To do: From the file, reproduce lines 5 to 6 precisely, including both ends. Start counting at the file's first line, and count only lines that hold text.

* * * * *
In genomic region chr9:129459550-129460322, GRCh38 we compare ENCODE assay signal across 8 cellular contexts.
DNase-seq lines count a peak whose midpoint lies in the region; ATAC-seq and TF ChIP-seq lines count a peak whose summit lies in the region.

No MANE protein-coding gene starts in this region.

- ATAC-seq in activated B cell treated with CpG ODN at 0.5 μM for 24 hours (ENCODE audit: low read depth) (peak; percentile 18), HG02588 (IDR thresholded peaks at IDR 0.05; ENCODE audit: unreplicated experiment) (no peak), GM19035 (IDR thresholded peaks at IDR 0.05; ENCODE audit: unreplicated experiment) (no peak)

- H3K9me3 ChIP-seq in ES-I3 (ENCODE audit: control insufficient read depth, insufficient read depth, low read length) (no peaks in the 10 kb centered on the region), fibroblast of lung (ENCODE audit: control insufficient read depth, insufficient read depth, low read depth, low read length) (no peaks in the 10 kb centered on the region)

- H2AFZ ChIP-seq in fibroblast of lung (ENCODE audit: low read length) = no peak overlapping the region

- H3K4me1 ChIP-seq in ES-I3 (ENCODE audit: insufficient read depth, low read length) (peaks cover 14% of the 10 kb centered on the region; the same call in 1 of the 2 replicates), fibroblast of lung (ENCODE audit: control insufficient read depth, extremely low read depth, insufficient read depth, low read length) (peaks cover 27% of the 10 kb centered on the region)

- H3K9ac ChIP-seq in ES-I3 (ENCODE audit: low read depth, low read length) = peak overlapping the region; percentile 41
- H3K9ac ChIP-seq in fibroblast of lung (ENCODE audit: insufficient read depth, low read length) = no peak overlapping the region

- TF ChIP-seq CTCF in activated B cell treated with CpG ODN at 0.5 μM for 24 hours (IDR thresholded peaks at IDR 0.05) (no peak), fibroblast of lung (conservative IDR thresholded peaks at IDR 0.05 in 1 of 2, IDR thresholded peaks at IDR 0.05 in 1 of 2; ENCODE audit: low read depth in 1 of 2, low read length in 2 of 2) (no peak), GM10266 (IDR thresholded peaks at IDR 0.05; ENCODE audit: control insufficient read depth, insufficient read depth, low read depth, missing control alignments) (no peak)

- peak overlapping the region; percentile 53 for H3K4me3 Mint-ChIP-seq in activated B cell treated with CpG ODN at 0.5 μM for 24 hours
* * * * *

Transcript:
- H3K9me3 ChIP-seq in ES-I3 (ENCODE audit: control insufficient read depth, insufficient read depth, low read length) (no peaks in the 10 kb centered on the region), fibroblast of lung (ENCODE audit: control insufficient read depth, insufficient read depth, low read depth, low read length) (no peaks in the 10 kb centered on the region)

- H2AFZ ChIP-seq in fibroblast of lung (ENCODE audit: low read length) = no peak overlapping the region